The train ride home was a real adventure! I've never seen so many nuns and priests in my life. We had to be careful to follow the right ones in the Metro station. And, the cars were packed with us! The poor normal people on their way home from work - they were very glad to see us get out! Tired and hungry, we arrived back at the Casa six hours after we left. The good sisters had a hot meal waiting for us - at 8:30 at night! We dined late like the REAL Romans do.

Tomorrow, many of us will leave at 7am for the Vatican Museum. The last Sunday of the month is FREE. Long queues await us but so do great works of art and the Sistine Chapel! I'm very excited... We expect to celebrate Mass somewhere in the Vatican and be in the square for the noon Angelus with Pope Benedict. Maybe, he'll recognize me from last night. Nah...

Love to you all... - Sister Vicki

Thursday, January 24, 2008

On Friday...

When I left on January 1st, I knew that both my Dad and my brother, Andrew, would be having surgery sometime in January. I didn't know they would be scheduled for the very same day. I ask your prayers for both of them on Friday, 1/25. Hopefully, all shall be well...

Our cohort has tickets to pray Vespers with the Holy Father tomorrow in the Basilica of St. Paul Outside the Walls - the site of the Apostle's tomb. It is significant as tomorrow is the celebration of the Conversion of St. Paul (A blinding light, thrown from his horse, "Saul, Saul why do you persecute me?" - sound familiar?) It is a wonderful illustration of the power of grace at work in even the most lost among us. The painting above is called, St. Paul - After Caravaggio, by Wayne Forte.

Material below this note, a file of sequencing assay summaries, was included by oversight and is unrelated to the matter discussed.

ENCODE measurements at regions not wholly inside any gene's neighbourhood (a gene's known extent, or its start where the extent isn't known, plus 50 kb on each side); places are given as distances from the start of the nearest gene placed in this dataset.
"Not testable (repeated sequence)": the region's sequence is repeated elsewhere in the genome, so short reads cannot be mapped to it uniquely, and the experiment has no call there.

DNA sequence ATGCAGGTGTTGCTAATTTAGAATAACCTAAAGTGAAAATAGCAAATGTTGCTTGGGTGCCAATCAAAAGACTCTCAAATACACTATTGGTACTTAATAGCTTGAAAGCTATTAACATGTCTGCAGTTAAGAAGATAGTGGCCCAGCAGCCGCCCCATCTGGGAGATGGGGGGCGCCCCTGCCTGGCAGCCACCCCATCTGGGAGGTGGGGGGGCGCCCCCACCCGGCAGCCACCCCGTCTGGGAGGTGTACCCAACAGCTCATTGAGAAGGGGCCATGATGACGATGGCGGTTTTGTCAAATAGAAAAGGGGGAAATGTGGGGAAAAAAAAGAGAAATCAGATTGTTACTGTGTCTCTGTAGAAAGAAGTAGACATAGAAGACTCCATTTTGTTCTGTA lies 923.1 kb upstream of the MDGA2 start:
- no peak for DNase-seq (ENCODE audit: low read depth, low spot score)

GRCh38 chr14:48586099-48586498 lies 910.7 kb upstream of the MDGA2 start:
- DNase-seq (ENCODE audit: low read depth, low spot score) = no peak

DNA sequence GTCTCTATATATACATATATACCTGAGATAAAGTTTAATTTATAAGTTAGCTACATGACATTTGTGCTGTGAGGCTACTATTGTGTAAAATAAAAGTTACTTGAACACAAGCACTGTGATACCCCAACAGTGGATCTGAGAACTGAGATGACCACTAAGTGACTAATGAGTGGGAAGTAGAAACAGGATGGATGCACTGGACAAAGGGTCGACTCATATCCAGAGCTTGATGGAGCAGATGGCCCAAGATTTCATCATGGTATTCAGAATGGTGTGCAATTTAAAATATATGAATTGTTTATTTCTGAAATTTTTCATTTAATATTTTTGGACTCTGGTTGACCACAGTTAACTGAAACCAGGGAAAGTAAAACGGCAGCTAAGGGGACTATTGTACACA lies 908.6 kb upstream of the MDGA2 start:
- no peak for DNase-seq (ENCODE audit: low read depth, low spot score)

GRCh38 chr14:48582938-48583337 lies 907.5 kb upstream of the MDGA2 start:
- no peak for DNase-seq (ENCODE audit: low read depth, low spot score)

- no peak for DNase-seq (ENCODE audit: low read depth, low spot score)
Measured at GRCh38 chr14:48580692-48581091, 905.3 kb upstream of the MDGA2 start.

The thirty-five of us will leave at 2:30 PM and travel by train and Metro. We have to arrive early for security purposes. Father Gregory told us yesterday to bundle up. There is no heat in the basilica and worshipers sit on long, marble slabs. Layers and long-john's, I think. I won't be able to blog tomorrow because of this prayer-pilgrimage. Look for me on Saturday and, hopefully, I'll have good news to share and much to tell of our prayer with Pope Benedict. Until then, please hold my family in your prayers. And, know that I'm grateful for that gift. Love to you all... - Sister Vicki